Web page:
This icon of the Mother of God is based on the Kazan Mother of God icon from Russia. It is part of a matched set; see the Christ icon here.

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Miraculous icon of Kazan Mother of God occupies a special position among all the orthodox relics of Russia.
The sacred image of the Holy Mother appeared in Kazan in 1579.

For Kazan it was the year of terrible disaster: half of the city was destroyed by fire.

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The Mother of God The Inexhaustible Cup by the hand of Matthew Garrett 2010This icon is often a comfort  for those struggling with addiction.

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Holy Family

Posted in Christ, Theotokos, Uncategorized Comments Off

Holy Family by the hand of Matthew Garrett 2008Holy Family icon features the Christ child, the Theotokos and St. Joseph

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The original of this icon is attributed to St. Luke. It is reputed to have traveled extensively before it came to rest in Cyprus where it is credited with numerous miracles and healings. Copies of this icon became commonplace in Russian in the 17th century.

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The Beautiful Gate, also known as the Royal or Holy Doors, stand between the Nave and the Sanctuary in an Orthodox Church. They serve as both as separation and a point of contact between these two areas of the Church. These doors depict the Annunciation — the appearance of the Archangel Gabriel to the Theotokos to tell her that she will conceive and bear Christ, as well as the four evangelists, St. Matthew, St. Mark, St. Luke, and St. John.

These Royal Doors are part of the iconostasis at Holy Transfiguration Antiochian Orthodox Church in Boise, ID.

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This triptych features an icon of the Kykkos Mother of God. The original of this icon is attributed to St. Luke. It is reputed to have traveled extensively before it came to rest in Cyprus where it is credited with numerous miracles and healings. Copies of this icon became commonplace in Russian in the 17th century.

On either side of the Mother of God are depicted St. Andrew the First-Called Apostle and St. George the Trophy-Bearer. This icon was commissioned for a wedding gift and the saints depicted are the patron saints of the couple.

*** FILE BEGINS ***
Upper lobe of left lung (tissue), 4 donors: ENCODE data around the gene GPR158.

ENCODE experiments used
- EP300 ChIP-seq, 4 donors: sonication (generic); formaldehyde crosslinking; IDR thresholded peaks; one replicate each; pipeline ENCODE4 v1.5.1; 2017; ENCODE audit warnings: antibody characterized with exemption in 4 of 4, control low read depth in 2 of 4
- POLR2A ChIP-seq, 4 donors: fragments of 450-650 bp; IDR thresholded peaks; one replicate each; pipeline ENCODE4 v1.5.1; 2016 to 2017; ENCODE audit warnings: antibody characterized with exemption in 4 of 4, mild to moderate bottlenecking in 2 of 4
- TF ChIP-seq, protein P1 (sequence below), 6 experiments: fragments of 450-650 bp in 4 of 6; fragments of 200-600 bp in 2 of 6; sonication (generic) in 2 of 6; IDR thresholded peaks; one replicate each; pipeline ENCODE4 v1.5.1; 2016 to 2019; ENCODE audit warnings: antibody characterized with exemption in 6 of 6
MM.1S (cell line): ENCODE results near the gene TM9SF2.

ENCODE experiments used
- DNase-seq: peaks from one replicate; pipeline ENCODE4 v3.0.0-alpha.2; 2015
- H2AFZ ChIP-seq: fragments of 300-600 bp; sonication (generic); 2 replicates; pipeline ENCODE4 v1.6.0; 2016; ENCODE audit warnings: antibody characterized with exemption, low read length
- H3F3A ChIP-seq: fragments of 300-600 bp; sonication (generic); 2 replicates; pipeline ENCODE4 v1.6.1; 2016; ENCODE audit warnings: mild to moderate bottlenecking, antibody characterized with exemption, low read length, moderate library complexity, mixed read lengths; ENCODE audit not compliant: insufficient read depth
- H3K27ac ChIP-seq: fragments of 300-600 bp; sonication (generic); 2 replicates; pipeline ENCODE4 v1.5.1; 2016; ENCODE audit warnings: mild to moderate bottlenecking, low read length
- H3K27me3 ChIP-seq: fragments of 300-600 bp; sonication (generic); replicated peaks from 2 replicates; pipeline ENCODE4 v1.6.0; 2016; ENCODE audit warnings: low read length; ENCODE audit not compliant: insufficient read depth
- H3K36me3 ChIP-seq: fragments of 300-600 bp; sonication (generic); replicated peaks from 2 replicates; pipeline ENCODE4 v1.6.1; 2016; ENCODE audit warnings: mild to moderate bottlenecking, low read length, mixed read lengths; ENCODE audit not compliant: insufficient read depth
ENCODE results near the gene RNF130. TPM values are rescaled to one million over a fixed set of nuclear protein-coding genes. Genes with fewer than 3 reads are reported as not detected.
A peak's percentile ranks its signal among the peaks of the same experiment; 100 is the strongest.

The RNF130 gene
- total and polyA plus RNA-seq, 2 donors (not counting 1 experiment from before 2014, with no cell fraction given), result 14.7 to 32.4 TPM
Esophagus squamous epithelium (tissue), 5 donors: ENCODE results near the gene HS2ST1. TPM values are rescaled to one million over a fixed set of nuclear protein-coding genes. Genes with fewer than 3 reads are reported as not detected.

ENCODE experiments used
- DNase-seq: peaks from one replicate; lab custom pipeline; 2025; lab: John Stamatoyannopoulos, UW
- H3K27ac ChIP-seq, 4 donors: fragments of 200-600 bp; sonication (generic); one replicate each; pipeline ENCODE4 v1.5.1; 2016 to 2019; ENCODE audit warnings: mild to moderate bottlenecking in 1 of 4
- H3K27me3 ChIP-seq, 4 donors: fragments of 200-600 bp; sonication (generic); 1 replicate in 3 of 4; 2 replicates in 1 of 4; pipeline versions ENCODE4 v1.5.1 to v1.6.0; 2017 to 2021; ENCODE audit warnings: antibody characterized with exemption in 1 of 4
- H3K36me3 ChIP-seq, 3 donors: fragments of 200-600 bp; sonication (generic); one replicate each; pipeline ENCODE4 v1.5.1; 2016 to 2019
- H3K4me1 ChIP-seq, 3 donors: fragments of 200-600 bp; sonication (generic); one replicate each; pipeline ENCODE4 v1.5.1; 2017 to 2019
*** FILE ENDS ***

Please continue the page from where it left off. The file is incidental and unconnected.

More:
The closed triptych features a byzantine floral cross pattern.

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Glykophilousa Mother of God by the hand of Matthew Garrett, 2010The Glykophilousa Mother of God is of the Tenderness or “Eleousa” type. It depicts the Theotokos holding Christ in a tender embrace. We see Christ’s affection and love for His mother, while she looks out at us, revealing her care for those still in this world.

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Platytera by the hand of Matthew Garrett, 2006The Theotokos “More Spacious then the Heavens” is of the type, Our Lady of the Sign. The Theotokos is the “sign” foretold in Isaiah 7:14: “Therefore the Lord himself shall give you a sign; behold, a virgin shall conceive in the womb, and shall bring forth a son, and thou shalt call his name Emmanuel.” The Mother of God is shown in the Orans position, that is a position of prayer or supplication. The Platytera is placed in the apse of Orthodox churches as an intermediary, supplicating God on our behalf.

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Seven Lakes Mother of God by the hand of Matthew Garrett, 2007In 1654, there was a plague that struck the region around the city of Kazan. The original of this icon was brought from the Seven Lakes Monastery and carried in procession with the Kazan icon of the Mother of God. Soon afterward the plague began to subside, and the icon was brought into people’s homes until the plague had gone away completely.

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Korsun Mother of God by the hand of Matthew Garrett, 2009

The original of this icon, celebrated on 9 October, takes its name from the Russian rendering of Cherson, the ancient Greek city on the Black Sea. Reputed to work miracles, in 988 the icon was removed from Cherson and “translated” to Kiev. Later it resided in Novgorod and in Moscow’s Dormition Cathedral. — 8″ x 10″

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